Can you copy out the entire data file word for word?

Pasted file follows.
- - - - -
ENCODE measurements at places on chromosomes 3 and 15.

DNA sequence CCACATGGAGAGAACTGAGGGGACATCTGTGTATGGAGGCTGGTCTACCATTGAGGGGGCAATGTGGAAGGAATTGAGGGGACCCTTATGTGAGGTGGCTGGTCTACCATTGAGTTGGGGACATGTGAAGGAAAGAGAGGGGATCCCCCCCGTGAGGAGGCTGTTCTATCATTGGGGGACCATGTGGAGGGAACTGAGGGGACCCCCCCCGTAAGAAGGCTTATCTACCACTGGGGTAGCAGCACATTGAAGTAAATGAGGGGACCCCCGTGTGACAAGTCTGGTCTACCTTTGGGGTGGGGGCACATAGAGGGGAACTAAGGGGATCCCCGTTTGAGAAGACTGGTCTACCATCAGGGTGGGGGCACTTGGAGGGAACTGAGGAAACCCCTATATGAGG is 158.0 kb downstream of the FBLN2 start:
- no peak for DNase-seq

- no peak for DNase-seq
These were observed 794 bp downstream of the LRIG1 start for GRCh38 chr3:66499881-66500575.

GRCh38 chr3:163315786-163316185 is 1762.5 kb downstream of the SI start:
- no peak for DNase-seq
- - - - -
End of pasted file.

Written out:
ENCODE measurements at places on chromosomes 3 and 15.

DNA sequence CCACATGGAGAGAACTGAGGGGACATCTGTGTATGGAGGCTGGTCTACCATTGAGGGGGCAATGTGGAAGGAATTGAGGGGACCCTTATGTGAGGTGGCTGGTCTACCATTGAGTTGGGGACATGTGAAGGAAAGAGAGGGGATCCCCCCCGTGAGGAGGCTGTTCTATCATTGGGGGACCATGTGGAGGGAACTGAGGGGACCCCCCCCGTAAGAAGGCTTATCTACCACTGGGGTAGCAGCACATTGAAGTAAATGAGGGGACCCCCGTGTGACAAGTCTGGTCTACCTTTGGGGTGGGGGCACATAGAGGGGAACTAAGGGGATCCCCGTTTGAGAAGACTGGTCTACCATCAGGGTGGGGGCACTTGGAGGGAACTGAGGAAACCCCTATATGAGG is 158.0 kb downstream of the FBLN2 start:
- no peak for DNase-seq

- no peak for DNase-seq
These were observed 794 bp downstream of the LRIG1 start for GRCh38 chr3:66499881-66500575.

GRCh38 chr3:163315786-163316185 is 1762.5 kb downstream of the SI start:
- no peak for DNase-seq